Gilda Toasts US in Court

Gilda Industries v. U.S. has been going on for a while now. The underlying issue is whether the U.S. properly assessed retaliatory duties on Gilda's imported toasted breads as part of the EC-Beef Hormones dispute. In this version of the case, Gilda is claiming that the authority to impose those duties expired in 2007 and it wants a refund of duties it improperly paid. The genesis for this case is a dispute between the U.S. and the European Commission over a rule prohibiting the importation of hormone treated beef into Europe. The WTO found the ban to lack a scientific basis and authorized U.S. retaliation. The U.S. implemented that retaliation in the form of 100% duties on a number of products including toast (which, by the way, I find an odd product to import). Under the law (specifically 19 USC sec. 2417(c)) any retaliation in effect will automatically expire after four years unless the affected domestic industry requests an extension. In an earlier effort to get out fro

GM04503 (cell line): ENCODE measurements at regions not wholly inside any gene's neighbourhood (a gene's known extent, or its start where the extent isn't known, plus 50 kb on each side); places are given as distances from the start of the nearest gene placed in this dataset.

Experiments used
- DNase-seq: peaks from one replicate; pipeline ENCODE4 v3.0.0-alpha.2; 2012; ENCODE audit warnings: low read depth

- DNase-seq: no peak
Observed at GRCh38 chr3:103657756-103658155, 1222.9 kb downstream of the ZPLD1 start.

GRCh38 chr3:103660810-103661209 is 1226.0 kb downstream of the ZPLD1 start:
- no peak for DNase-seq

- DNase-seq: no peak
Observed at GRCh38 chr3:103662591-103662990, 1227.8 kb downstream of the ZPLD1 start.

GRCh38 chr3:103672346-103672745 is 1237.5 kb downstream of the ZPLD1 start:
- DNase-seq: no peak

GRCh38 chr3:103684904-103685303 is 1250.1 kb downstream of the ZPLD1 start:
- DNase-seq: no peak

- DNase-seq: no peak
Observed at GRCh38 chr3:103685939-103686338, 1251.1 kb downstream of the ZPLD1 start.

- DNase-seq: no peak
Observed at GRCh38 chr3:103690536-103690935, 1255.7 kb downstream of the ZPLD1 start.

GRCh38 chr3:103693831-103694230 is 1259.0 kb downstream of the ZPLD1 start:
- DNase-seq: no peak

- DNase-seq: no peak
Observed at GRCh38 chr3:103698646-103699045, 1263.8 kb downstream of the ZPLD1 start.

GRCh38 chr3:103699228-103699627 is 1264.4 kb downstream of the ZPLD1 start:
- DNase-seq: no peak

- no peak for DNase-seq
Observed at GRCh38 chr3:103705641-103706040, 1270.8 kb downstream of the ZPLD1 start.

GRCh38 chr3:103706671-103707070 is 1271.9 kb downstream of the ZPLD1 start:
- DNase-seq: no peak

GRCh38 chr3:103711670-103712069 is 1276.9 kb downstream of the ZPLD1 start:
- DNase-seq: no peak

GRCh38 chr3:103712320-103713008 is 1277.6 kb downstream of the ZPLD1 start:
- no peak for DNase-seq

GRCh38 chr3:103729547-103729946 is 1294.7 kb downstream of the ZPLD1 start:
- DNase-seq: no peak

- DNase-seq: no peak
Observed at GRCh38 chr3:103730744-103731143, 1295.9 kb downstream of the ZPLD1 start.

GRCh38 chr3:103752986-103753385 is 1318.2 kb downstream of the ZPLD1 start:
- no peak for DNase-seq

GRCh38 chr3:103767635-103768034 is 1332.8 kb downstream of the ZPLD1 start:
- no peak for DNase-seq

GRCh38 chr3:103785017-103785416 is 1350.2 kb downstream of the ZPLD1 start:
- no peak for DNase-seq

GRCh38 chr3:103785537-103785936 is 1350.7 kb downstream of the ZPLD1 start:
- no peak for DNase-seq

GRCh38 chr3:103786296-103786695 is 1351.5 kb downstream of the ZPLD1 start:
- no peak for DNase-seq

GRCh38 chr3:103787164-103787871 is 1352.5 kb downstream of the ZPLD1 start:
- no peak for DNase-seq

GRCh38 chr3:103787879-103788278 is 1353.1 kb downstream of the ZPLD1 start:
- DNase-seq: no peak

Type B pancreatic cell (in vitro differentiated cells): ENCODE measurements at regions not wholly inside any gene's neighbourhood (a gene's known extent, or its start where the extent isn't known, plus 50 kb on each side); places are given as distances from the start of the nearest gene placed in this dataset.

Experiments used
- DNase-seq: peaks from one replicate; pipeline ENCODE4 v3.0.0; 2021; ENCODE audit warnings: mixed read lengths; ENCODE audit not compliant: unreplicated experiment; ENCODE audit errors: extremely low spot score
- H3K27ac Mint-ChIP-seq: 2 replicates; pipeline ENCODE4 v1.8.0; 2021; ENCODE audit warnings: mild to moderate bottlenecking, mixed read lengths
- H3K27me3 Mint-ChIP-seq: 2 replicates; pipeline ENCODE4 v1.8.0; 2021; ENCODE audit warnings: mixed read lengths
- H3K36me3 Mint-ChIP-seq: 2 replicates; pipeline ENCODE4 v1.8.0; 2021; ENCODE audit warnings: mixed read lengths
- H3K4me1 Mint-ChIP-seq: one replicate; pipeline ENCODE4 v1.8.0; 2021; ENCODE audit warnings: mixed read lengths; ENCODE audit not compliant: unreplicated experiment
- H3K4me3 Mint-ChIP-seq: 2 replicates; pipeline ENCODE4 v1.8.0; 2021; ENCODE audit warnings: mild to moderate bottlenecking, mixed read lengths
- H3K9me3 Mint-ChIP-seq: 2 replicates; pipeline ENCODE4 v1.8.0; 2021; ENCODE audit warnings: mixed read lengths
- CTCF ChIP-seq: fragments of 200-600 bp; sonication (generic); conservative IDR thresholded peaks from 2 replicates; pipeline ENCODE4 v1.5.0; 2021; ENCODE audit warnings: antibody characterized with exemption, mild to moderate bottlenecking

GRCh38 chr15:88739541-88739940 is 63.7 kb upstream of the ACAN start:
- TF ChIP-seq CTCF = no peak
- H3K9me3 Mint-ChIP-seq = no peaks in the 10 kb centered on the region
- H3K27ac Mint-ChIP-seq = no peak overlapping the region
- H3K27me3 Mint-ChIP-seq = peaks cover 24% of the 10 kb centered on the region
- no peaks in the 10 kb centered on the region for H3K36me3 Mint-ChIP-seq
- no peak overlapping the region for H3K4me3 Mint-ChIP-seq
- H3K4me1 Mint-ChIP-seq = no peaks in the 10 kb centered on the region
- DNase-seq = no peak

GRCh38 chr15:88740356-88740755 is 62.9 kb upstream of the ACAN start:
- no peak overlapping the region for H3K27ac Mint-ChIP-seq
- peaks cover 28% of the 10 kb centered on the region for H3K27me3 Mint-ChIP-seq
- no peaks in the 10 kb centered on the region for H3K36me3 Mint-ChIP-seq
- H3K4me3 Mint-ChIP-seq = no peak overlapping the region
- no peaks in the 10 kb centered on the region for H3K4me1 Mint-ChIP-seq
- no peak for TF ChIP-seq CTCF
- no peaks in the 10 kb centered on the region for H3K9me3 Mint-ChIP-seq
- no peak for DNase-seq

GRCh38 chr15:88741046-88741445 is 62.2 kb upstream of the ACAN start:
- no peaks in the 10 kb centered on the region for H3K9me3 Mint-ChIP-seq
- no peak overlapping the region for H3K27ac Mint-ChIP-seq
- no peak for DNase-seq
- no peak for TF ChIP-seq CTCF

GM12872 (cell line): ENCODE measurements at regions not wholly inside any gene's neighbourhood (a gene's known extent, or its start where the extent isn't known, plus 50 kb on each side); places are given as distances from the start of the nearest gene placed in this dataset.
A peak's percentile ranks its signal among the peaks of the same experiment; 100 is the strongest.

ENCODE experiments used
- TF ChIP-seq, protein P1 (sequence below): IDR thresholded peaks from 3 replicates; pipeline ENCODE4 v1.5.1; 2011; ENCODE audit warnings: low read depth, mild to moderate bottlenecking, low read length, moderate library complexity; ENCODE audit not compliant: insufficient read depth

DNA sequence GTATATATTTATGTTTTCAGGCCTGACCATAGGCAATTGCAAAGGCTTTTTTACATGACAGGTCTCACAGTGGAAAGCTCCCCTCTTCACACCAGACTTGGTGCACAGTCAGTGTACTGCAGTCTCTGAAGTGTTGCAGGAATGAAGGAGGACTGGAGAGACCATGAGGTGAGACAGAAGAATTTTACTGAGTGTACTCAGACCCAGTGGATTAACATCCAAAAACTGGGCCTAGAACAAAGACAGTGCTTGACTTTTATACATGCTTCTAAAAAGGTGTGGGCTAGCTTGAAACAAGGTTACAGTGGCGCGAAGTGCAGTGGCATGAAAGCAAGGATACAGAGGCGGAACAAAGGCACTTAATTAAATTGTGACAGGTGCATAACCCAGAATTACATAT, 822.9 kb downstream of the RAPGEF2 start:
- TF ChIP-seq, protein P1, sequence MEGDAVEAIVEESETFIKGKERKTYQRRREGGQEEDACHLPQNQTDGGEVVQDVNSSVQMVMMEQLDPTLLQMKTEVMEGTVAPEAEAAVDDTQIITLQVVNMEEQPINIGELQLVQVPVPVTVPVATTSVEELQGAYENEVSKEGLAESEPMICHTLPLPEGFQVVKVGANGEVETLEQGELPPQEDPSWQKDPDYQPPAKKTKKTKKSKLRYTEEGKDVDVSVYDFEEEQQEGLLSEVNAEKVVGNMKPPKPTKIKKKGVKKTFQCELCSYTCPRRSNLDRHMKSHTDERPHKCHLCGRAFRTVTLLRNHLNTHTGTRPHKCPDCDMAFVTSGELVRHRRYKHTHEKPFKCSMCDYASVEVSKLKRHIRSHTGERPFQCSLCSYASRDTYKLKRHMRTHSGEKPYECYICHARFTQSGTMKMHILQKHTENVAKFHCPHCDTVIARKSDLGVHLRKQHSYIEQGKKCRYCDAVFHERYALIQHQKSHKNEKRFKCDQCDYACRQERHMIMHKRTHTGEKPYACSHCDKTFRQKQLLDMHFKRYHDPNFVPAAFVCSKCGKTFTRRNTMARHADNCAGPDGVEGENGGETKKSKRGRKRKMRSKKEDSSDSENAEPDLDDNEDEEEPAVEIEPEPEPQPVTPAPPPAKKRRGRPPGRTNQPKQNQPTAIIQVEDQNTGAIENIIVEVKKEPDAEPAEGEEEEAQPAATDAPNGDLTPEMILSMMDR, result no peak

Late News: Canada Rulings/Tire Decision

At the moment, I am continuing my tour of places called St. John. St. John, USVI , is one of my very favorite places on the planet. A few years ago, I was thrilled to get an invitation from the CBA to speak in Saint John's and only slighted disappointed to discover it was not the Caribbean Bar but the Canadian Bar talking about a meeting in St. John's Newfoundland . St. John's turned out to be a lovely seaside town with good fish & chips. Today, I am in Saint John, New Brunswick , which is an entirely different seaside town in Canada. This one is famously on the Bay of Fundy, home of 28 foot tidal swings. I was slightly worried that I would make the wrong connection in Toronto and end up in the wrong John. I am thinking of making a swing through San Juan, Puerto Rico on the way home. On to the news of the day: Speaking of Canada, at long last, Canada Border Services Agency is starting to post summaries of its classification ruling decisions. You can see the doze